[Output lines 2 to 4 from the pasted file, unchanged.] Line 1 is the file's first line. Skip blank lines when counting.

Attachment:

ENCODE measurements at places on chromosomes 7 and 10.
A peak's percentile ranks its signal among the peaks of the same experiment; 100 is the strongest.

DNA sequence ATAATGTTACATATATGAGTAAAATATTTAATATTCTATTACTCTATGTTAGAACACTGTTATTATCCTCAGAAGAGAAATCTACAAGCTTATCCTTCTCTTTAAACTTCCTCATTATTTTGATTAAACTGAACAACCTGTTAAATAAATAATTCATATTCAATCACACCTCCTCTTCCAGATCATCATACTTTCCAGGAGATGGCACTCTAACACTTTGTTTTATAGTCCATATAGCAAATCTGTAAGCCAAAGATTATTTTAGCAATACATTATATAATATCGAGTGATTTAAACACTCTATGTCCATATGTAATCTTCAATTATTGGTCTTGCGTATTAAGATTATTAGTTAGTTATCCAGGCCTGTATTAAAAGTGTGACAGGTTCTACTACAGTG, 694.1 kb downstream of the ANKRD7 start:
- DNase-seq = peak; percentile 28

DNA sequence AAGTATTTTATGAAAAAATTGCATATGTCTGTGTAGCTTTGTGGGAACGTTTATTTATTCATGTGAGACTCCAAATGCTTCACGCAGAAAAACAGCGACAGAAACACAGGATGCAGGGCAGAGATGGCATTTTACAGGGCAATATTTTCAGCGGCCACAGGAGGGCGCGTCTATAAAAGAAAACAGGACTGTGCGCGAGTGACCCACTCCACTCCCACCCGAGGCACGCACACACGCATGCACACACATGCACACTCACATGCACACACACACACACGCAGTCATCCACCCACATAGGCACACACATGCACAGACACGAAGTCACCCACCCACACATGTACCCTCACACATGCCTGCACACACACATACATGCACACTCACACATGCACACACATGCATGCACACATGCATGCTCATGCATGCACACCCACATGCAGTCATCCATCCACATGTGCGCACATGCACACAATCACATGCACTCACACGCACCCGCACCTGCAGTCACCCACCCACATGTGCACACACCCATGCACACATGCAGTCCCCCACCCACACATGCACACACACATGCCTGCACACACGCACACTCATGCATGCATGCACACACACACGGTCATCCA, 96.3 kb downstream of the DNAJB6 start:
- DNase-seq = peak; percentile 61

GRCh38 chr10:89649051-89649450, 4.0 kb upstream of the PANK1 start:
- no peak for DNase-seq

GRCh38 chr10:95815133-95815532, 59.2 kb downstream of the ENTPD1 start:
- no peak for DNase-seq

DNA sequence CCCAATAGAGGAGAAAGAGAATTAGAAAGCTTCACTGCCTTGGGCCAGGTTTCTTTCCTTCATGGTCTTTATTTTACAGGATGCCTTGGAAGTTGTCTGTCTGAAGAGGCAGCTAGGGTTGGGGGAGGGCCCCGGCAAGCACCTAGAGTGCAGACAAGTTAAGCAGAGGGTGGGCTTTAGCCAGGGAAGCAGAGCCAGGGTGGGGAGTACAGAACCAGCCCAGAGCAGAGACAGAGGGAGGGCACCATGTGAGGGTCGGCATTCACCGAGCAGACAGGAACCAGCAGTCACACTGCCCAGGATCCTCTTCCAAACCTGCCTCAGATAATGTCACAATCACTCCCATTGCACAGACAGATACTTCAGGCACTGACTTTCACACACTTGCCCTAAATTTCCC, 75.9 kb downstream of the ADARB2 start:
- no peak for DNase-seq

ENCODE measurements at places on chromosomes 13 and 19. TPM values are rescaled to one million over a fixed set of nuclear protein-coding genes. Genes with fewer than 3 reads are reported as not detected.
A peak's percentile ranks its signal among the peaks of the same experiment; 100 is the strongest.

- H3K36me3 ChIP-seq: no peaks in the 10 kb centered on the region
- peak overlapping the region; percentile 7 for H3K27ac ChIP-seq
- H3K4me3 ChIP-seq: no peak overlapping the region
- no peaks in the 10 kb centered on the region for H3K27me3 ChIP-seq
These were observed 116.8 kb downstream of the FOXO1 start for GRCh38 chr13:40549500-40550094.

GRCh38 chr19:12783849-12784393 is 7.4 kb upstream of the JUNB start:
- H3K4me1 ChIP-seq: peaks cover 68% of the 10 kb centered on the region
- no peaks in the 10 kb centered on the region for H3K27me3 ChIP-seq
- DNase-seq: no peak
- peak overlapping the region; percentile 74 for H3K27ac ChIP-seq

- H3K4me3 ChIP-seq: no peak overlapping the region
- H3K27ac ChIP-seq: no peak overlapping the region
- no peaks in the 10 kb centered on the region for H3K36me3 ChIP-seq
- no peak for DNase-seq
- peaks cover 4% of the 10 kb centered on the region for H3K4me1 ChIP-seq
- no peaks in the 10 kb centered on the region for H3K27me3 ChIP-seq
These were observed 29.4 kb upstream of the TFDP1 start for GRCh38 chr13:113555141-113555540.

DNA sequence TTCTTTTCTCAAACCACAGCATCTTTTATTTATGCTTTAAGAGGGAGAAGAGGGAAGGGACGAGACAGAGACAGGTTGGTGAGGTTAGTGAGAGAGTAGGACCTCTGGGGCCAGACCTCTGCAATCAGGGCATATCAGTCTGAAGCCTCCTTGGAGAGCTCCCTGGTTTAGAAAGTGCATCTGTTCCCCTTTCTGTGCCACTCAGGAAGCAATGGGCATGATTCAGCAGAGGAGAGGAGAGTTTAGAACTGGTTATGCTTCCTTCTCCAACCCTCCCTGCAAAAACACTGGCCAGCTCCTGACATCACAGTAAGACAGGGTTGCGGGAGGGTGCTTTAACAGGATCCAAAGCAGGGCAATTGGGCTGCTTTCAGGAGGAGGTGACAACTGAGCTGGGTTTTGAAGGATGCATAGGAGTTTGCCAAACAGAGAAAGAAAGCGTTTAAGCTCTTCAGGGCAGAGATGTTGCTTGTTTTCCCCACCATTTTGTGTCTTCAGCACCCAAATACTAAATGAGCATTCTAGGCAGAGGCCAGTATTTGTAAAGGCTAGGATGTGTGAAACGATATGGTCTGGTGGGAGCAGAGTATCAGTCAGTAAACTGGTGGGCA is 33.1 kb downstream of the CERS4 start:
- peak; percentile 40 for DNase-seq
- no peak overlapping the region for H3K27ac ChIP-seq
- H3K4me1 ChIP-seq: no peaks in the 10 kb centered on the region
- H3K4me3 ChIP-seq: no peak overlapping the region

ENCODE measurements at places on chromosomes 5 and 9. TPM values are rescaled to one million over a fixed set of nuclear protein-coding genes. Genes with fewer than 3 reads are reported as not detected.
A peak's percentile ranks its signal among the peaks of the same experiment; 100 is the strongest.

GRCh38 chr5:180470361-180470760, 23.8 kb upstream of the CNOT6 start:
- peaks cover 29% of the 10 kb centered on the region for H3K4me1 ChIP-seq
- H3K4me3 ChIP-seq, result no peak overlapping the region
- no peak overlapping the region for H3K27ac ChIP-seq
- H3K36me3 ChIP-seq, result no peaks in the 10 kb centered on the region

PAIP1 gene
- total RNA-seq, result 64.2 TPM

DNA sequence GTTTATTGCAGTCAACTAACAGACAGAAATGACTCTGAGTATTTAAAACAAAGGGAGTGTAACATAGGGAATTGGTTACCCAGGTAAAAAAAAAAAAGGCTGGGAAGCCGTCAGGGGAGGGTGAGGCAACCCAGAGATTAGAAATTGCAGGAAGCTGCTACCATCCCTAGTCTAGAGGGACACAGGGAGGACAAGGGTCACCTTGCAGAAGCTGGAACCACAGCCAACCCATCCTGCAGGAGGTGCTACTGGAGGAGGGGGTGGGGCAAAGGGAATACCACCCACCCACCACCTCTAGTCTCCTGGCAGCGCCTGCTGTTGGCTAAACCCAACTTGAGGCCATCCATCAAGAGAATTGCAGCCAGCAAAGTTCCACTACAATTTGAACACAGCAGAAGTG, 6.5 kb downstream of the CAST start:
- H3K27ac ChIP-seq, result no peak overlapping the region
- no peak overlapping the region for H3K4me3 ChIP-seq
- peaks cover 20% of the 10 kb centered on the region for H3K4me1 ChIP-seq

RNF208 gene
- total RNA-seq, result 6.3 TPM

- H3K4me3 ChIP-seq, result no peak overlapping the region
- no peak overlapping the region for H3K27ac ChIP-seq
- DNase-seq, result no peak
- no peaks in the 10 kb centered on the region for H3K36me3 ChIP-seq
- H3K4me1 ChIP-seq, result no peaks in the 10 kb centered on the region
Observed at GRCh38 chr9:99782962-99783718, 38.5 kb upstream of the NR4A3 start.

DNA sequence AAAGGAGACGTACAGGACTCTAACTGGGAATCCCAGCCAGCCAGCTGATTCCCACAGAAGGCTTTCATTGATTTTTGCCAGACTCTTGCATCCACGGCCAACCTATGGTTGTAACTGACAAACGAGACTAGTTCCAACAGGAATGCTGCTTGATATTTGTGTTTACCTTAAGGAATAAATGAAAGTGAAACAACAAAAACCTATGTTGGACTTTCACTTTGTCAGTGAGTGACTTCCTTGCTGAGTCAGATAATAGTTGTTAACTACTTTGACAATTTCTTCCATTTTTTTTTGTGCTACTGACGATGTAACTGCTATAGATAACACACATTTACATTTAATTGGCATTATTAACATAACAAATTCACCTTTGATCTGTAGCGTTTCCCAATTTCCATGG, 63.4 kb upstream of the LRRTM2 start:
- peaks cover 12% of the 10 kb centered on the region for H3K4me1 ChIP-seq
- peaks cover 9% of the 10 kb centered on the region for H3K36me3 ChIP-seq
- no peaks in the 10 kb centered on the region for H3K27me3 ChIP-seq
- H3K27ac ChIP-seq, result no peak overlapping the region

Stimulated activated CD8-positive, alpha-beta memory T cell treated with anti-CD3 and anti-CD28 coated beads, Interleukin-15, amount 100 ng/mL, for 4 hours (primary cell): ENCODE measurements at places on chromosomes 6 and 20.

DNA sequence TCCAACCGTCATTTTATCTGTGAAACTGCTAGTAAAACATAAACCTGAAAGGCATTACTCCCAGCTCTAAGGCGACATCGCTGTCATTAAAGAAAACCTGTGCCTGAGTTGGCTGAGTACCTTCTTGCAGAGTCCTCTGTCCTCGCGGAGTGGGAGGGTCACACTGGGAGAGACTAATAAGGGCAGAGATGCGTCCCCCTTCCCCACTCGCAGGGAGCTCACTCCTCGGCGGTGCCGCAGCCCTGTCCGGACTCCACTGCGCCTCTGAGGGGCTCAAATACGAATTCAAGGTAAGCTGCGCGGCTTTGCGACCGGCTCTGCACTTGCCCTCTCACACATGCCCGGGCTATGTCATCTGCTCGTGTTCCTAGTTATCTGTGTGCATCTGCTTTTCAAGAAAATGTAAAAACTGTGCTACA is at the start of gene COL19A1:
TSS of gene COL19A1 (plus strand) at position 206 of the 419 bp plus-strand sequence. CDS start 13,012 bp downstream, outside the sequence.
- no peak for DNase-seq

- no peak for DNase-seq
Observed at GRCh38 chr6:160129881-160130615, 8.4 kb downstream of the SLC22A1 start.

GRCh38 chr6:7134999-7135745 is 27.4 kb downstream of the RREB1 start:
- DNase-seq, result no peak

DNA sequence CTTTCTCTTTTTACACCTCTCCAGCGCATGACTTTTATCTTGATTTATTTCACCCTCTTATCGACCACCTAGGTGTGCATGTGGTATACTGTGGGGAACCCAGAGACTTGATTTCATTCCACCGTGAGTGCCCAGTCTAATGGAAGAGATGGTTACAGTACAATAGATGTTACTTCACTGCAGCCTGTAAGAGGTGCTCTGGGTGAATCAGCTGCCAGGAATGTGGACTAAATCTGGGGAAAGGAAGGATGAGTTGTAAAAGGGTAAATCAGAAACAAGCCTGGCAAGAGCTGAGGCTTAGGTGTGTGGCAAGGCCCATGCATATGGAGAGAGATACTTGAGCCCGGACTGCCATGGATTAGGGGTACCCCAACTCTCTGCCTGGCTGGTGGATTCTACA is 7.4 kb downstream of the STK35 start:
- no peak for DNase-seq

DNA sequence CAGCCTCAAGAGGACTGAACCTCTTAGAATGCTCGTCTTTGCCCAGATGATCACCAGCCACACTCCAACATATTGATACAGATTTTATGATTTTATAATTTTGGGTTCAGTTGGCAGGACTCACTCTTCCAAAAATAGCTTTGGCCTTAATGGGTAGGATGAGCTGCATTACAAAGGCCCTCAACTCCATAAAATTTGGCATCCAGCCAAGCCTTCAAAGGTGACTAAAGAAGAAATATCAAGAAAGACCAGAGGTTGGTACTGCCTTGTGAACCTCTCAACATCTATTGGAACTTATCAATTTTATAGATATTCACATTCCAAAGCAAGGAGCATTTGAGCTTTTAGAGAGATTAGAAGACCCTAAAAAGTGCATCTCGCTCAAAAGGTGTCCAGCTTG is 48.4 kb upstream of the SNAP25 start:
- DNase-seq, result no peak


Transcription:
A peak's percentile ranks its signal among the peaks of the same experiment; 100 is the strongest.

DNA sequence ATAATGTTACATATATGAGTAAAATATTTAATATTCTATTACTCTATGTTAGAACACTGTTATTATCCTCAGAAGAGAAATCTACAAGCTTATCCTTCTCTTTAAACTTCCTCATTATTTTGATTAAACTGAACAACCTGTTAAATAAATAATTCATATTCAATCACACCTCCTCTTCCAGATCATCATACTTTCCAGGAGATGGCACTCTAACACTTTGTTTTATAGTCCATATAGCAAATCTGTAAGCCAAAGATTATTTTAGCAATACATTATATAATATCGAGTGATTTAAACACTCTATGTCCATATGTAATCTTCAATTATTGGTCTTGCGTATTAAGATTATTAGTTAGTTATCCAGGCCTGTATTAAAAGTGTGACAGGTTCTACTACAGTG, 694.1 kb downstream of the ANKRD7 start:
- DNase-seq = peak; percentile 28